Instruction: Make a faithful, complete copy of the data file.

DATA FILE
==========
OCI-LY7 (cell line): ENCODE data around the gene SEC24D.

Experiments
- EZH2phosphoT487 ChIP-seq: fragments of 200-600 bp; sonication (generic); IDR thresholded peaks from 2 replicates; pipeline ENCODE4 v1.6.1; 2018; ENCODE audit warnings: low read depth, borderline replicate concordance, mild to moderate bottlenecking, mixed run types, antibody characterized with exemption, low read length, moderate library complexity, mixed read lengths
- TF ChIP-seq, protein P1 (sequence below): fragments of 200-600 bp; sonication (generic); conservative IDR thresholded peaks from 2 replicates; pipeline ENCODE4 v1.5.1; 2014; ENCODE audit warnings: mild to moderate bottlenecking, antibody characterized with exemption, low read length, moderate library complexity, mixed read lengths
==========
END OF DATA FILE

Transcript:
OCI-LY7 (cell line): ENCODE data around the gene SEC24D.

Experiments
- EZH2phosphoT487 ChIP-seq: fragments of 200-600 bp; sonication (generic); IDR thresholded peaks from 2 replicates; pipeline ENCODE4 v1.6.1; 2018; ENCODE audit warnings: low read depth, borderline replicate concordance, mild to moderate bottlenecking, mixed run types, antibody characterized with exemption, low read length, moderate library complexity, mixed read lengths
- TF ChIP-seq, protein P1 (sequence below): fragments of 200-600 bp; sonication (generic); conservative IDR thresholded peaks from 2 replicates; pipeline ENCODE4 v1.5.1; 2014; ENCODE audit warnings: mild to moderate bottlenecking, antibody characterized with exemption, low read length, moderate library complexity, mixed read lengths